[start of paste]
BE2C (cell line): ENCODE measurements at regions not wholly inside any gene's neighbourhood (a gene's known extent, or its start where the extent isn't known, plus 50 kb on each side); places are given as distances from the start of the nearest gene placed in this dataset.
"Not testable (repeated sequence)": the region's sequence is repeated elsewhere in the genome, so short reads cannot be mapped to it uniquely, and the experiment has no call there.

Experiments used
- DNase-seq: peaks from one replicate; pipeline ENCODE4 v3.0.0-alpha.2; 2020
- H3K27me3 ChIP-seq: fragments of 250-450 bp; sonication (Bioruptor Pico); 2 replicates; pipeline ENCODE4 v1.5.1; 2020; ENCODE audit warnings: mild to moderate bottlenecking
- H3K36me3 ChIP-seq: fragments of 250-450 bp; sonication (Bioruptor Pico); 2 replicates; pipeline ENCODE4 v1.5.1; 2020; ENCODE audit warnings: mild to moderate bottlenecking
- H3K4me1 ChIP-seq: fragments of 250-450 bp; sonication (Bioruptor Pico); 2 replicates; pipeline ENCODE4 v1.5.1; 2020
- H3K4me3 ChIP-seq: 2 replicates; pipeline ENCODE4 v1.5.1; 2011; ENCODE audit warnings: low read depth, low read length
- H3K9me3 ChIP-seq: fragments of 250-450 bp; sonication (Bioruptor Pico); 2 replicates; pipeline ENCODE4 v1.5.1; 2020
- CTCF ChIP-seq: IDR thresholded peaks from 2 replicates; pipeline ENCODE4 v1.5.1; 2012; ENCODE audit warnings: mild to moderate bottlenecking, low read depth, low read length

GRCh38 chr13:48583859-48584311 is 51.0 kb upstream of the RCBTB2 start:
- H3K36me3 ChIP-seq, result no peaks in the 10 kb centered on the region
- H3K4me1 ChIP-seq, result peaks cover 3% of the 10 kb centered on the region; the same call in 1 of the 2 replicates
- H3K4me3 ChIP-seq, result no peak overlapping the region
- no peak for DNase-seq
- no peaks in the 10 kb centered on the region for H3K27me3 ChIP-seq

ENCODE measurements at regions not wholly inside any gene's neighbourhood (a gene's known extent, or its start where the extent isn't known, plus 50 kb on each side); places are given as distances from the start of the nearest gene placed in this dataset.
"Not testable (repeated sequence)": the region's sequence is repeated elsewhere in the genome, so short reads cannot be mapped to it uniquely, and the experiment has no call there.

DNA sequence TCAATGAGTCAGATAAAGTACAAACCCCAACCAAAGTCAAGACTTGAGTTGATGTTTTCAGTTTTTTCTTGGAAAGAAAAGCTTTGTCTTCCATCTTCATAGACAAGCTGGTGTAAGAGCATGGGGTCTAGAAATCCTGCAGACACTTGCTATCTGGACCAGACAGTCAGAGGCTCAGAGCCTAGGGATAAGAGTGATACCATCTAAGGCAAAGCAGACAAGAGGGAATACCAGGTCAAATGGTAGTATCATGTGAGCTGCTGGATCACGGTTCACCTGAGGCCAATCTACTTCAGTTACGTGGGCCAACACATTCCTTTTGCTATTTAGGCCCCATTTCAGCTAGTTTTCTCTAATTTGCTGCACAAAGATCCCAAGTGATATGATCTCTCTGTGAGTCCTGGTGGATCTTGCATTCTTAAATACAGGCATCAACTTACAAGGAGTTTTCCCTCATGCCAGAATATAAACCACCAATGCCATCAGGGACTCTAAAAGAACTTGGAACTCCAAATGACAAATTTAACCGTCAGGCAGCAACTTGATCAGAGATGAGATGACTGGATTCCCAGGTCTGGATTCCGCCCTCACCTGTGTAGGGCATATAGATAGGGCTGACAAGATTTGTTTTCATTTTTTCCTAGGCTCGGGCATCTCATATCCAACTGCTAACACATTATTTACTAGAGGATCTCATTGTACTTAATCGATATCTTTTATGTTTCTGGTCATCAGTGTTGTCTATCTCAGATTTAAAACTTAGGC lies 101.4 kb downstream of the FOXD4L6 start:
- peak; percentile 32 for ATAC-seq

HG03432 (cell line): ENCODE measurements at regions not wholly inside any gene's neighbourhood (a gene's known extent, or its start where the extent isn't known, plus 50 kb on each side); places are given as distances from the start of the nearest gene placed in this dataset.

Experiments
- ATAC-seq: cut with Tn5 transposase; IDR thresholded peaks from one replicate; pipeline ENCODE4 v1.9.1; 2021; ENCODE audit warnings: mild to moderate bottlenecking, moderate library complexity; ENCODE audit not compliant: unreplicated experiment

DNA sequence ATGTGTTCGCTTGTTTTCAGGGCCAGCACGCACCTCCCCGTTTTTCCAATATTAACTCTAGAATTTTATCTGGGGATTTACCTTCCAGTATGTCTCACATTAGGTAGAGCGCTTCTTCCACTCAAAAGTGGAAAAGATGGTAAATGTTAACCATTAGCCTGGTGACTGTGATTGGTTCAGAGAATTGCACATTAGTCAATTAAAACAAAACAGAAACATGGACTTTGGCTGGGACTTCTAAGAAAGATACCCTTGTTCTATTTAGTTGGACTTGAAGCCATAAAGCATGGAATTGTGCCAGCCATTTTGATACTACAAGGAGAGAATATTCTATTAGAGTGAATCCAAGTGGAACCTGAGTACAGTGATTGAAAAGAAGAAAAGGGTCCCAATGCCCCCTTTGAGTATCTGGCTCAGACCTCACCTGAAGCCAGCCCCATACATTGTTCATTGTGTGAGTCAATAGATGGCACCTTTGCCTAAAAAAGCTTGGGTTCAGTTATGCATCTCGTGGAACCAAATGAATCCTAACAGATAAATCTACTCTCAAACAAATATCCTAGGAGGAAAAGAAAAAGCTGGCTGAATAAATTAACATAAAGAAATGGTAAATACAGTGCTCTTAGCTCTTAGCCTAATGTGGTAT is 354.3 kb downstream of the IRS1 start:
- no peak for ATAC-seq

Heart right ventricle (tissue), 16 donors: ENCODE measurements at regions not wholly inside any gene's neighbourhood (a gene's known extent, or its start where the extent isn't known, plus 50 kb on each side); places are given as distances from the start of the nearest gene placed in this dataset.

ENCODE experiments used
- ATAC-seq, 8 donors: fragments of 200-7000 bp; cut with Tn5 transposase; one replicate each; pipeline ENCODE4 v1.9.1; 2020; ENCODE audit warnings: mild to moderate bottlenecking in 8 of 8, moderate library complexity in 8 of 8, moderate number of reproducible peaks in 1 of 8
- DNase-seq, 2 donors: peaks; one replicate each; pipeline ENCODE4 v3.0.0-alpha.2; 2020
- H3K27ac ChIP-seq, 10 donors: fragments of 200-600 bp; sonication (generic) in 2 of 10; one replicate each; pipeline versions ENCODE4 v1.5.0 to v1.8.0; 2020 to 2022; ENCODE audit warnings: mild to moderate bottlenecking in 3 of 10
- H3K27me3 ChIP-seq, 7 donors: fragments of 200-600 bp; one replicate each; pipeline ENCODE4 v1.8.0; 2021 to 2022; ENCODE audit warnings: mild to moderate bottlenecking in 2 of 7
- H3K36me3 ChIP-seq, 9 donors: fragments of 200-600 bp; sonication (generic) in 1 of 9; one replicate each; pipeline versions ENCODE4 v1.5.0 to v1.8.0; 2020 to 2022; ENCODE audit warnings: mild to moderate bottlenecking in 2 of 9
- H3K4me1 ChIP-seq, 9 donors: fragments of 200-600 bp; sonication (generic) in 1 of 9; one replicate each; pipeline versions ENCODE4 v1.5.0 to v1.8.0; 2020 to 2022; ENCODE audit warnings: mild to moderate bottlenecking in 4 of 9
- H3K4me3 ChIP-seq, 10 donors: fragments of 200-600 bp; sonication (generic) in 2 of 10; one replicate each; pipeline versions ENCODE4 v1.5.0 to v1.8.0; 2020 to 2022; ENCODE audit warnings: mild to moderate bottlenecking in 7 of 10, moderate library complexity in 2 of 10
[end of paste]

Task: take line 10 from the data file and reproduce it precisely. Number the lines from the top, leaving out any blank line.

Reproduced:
- CTCF ChIP-seq: IDR thresholded peaks from 2 replicates; pipeline ENCODE4 v1.5.1; 2012; ENCODE audit warnings: mild to moderate bottlenecking, low read depth, low read length